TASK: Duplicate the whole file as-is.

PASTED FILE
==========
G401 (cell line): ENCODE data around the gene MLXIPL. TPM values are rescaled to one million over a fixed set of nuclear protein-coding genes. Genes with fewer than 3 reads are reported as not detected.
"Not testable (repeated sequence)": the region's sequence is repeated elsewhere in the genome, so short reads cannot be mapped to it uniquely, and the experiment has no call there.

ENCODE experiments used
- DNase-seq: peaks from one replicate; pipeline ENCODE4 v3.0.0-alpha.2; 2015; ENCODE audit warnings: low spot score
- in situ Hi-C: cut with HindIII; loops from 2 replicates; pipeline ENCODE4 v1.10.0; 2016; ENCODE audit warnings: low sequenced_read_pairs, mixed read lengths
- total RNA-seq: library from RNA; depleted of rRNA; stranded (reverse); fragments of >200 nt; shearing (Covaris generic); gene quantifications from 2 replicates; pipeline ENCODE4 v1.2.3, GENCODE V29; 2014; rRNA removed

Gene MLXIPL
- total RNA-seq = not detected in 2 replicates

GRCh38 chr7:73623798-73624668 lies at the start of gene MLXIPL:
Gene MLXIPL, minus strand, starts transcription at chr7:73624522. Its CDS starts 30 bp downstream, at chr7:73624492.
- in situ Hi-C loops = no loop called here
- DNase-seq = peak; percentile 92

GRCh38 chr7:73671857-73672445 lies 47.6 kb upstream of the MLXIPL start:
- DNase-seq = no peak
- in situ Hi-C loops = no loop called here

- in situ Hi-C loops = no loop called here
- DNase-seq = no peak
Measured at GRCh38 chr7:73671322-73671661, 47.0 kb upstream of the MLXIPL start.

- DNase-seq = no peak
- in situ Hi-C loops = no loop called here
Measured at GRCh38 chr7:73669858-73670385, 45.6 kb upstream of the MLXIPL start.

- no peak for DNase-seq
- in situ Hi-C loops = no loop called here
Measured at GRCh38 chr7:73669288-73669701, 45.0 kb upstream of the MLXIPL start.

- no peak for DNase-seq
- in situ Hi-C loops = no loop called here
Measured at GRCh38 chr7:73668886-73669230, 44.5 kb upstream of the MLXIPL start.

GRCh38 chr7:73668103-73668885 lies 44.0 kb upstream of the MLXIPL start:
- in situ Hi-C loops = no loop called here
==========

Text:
G401 (cell line): ENCODE data around the gene MLXIPL. TPM values are rescaled to one million over a fixed set of nuclear protein-coding genes. Genes with fewer than 3 reads are reported as not detected.
"Not testable (repeated sequence)": the region's sequence is repeated elsewhere in the genome, so short reads cannot be mapped to it uniquely, and the experiment has no call there.

ENCODE experiments used
- DNase-seq: peaks from one replicate; pipeline ENCODE4 v3.0.0-alpha.2; 2015; ENCODE audit warnings: low spot score
- in situ Hi-C: cut with HindIII; loops from 2 replicates; pipeline ENCODE4 v1.10.0; 2016; ENCODE audit warnings: low sequenced_read_pairs, mixed read lengths
- total RNA-seq: library from RNA; depleted of rRNA; stranded (reverse); fragments of >200 nt; shearing (Covaris generic); gene quantifications from 2 replicates; pipeline ENCODE4 v1.2.3, GENCODE V29; 2014; rRNA removed

Gene MLXIPL
- total RNA-seq = not detected in 2 replicates

GRCh38 chr7:73623798-73624668 lies at the start of gene MLXIPL:
Gene MLXIPL, minus strand, starts transcription at chr7:73624522. Its CDS starts 30 bp downstream, at chr7:73624492.
- in situ Hi-C loops = no loop called here
- DNase-seq = peak; percentile 92

GRCh38 chr7:73671857-73672445 lies 47.6 kb upstream of the MLXIPL start:
- DNase-seq = no peak
- in situ Hi-C loops = no loop called here

- in situ Hi-C loops = no loop called here
- DNase-seq = no peak
Measured at GRCh38 chr7:73671322-73671661, 47.0 kb upstream of the MLXIPL start.

- DNase-seq = no peak
- in situ Hi-C loops = no loop called here
Measured at GRCh38 chr7:73669858-73670385, 45.6 kb upstream of the MLXIPL start.

- no peak for DNase-seq
- in situ Hi-C loops = no loop called here
Measured at GRCh38 chr7:73669288-73669701, 45.0 kb upstream of the MLXIPL start.

- no peak for DNase-seq
- in situ Hi-C loops = no loop called here
Measured at GRCh38 chr7:73668886-73669230, 44.5 kb upstream of the MLXIPL start.

GRCh38 chr7:73668103-73668885 lies 44.0 kb upstream of the MLXIPL start:
- in situ Hi-C loops = no loop called here